Fundamental indexes have been one of the most provocative topics in the indexing world over the past couple of years. Big names have lined up on both sides of the aisle, either supporting or denigrating the theory, which holds that investors can achieve better returns with indexes that weight stocks based on "fundamental factors" (such as sales, revenues, dividends, etc.) rather than market capitalization.
This past Monday may have marked a turning point for the theory, however, as a significant new agreement promises to bring fundamental indexing to the masses.
On April 2, partners FTSE Group and Research Affiliates announced an deal with Charles Schwab Investment Management under which the investment firm will be the exclusive U.S. provider of open-end mutual funds based on the FTSE RAFI index series. PowerShares already offers a number of exchange-traded funds (ETFs) based on the indexes, but Schwab's broader reach will certainly help push the products deeper into public consideration.
The main voice promoting fundamental indexing these past few years has been Rob Arnott, chairman of Research Affiliates and the man behind the Research Affiliates Fundamental Index (RAFI), a precursor to the FTSE RAFI index series. Arguing that cap-weighted indexes reflect less the actual value of a stock than the biases and whims of investors, Arnott sought to create a more accurate representation of the market's value through his fundamental indexation methodology, which bases a company's weighting on its "fundamental value" as determined by sales, cash flow, book values and dividends. Weighting the indexes in this manner is supposed to prevent them from being dominated by overvalued, highflying stocks.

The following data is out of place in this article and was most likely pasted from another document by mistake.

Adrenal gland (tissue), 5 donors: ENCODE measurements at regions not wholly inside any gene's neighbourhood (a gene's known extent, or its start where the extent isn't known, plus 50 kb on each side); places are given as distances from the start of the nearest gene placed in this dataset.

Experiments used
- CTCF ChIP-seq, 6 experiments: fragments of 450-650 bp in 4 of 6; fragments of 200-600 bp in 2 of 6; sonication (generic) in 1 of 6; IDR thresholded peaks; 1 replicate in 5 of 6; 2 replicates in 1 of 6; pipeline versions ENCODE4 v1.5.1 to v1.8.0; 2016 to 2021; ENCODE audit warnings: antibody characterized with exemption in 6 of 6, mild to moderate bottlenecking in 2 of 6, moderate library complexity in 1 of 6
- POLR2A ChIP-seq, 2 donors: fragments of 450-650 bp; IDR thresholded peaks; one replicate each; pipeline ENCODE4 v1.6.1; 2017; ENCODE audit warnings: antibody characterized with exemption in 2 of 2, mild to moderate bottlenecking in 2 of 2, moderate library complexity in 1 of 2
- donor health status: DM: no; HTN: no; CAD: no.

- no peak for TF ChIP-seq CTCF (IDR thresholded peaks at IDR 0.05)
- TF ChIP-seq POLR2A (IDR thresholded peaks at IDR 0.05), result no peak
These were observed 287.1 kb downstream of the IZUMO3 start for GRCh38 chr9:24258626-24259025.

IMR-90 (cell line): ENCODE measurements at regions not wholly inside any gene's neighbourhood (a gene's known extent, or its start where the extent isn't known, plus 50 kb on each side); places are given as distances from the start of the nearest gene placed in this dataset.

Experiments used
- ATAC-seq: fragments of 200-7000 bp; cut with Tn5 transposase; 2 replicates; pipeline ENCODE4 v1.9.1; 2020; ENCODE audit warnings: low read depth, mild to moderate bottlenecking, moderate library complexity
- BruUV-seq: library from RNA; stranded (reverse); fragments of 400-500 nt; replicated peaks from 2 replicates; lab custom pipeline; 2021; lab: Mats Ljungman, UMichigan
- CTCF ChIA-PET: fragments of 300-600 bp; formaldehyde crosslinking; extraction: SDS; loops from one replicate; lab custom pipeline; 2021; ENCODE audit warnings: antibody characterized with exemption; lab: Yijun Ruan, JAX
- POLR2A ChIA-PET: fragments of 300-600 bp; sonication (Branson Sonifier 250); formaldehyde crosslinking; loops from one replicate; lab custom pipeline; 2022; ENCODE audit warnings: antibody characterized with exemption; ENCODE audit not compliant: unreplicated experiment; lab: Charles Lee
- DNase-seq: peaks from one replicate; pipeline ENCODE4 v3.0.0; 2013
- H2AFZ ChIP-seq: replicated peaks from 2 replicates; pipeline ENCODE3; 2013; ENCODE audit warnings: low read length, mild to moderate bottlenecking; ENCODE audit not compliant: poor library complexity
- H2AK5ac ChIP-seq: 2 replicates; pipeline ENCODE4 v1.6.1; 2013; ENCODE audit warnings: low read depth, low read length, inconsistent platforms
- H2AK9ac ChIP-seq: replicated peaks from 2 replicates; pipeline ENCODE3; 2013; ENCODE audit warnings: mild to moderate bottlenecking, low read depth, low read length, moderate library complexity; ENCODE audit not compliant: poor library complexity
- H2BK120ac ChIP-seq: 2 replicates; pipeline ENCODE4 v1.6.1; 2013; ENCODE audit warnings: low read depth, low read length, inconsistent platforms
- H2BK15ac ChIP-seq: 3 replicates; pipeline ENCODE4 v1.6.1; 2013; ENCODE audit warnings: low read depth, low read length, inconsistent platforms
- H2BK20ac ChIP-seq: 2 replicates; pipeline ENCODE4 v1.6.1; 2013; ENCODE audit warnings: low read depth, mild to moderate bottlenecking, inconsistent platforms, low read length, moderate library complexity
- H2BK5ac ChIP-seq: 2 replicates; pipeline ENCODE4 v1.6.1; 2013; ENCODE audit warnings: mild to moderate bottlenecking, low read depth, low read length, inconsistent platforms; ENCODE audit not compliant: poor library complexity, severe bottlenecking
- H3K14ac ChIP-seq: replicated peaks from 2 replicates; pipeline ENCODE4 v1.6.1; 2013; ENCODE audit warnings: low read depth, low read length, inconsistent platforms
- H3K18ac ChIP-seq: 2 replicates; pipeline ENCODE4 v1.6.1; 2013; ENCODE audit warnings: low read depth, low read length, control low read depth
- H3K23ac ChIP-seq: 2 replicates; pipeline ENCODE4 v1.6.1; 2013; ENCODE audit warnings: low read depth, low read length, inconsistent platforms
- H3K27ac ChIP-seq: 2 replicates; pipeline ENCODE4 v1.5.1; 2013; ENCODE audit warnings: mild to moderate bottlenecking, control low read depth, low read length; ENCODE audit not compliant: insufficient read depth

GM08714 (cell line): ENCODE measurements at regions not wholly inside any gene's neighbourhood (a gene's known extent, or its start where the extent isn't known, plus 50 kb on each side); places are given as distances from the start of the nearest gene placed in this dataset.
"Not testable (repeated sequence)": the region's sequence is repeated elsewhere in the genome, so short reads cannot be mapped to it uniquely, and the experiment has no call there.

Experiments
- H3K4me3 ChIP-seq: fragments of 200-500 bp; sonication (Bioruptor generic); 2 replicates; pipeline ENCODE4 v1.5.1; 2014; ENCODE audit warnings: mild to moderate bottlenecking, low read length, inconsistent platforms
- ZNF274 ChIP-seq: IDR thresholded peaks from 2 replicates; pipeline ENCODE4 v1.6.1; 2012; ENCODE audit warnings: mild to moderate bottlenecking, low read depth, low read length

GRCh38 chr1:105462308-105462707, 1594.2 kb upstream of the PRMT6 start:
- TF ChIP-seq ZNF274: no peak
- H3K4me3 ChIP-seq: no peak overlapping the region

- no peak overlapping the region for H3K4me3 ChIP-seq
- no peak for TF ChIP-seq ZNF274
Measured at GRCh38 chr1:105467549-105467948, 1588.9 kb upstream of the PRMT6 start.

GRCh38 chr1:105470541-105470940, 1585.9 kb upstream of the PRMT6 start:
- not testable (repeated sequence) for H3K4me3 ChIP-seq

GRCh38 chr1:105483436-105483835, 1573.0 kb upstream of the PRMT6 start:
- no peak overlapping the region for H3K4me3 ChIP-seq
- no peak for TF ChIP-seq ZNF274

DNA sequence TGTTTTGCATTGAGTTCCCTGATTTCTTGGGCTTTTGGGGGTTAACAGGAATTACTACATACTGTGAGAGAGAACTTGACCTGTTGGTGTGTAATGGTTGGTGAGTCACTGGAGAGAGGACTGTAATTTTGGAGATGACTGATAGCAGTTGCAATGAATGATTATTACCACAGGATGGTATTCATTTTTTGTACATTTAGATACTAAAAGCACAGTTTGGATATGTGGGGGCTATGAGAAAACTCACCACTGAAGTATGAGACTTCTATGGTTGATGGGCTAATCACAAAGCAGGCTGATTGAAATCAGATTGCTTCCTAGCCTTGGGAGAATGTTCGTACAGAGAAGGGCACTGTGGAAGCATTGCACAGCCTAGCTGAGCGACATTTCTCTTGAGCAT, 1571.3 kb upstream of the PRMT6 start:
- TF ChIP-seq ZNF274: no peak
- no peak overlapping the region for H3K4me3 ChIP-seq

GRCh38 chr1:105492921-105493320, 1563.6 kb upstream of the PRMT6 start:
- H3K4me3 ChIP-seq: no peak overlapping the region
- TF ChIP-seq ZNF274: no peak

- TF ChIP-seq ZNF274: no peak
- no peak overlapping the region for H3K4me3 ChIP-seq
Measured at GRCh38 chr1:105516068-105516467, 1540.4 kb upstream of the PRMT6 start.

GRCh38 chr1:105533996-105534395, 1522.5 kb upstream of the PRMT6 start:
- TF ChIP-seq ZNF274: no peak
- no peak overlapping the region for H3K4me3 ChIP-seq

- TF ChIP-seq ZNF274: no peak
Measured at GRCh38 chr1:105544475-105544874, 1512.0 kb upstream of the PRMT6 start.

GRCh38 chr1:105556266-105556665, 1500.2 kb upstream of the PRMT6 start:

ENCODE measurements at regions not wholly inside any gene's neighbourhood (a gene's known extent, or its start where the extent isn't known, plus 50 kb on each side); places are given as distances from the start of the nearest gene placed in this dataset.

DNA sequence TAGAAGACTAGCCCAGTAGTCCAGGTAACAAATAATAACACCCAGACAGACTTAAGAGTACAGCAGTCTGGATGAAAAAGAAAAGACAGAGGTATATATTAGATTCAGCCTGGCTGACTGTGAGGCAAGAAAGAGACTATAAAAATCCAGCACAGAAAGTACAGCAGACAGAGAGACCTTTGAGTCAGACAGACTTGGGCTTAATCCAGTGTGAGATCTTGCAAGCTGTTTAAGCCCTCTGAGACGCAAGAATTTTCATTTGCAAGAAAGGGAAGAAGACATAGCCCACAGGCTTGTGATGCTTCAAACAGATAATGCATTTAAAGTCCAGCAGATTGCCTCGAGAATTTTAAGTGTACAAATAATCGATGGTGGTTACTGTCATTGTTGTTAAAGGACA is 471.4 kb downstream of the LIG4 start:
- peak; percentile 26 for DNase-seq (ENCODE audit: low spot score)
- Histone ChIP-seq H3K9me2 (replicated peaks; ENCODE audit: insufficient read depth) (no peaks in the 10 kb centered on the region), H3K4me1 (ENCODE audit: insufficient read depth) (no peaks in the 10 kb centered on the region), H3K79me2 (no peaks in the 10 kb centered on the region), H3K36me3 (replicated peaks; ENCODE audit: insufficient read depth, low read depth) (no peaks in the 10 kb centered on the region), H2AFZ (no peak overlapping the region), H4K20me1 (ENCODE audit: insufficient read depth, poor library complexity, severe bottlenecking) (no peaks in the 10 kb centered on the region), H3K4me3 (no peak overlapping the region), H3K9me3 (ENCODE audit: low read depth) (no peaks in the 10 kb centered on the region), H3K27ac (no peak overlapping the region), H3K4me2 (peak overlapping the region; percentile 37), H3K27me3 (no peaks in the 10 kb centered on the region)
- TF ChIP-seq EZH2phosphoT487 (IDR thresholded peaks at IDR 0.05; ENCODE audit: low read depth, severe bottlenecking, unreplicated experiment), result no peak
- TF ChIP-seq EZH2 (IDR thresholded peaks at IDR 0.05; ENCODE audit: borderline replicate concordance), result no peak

The FTSE RAFI indexes have outperformed other popular benchmarks on a backtested basis; on a real-time basis for the ETFs, the large-cap ETF (AMEX: PRF) has beaten its index since launch in December 2005, while the small-cap ETF (NDAQ: PRFZ) has slightly trailed its bogie. Still, not everyone is warm to the idea. Detractors include such indexing luminaries as John Bogle, Gus Sauter, Burton Malkiel and Bill Sharpe.
Some have said that fundamental indexing is too much like active management. They believe that indexes should represent as closely as possible the available investment opportunity set, and fear that, if an index is weighted by fundamentals instead of market cap, investors seeking to replicate the index could find it difficult to buy a smaller-cap stock that receives a heavy weighting based on its strong fundamentals. Others believe that a fundamentals-based index methodology inherently favors small-cap and value stocks, which have outperformed the overall market recently, but may not in the future.
The headline indexes in the FTSE RAFI series (and the underlying for two new Schwab funds) are the FTSE RAFI Developed ex US 1000 index and the FTSE RAFI US 1000 Index, both of which include the 1,000 companies with the highest fundamental value from the FTSE US All Cap Index and the FTSE Global All Cap Ex US, respectively. The corresponding Schwab funds are the Schwab Fundamental US Large Company Index Fund and the Schwab Fundamental International Large Company Index Fund.
Schwab will also roll of a third fund, the Schwab Fundamental US Small-Mid Company Index Fund, tracking the FTSE RAFI US Mid Small 1500 Index, which includes the mid- and small-cap constituents of the FTSE US All Cap Index. The mid/small index picks up where the FTSE RAFI 1000 index leaves off.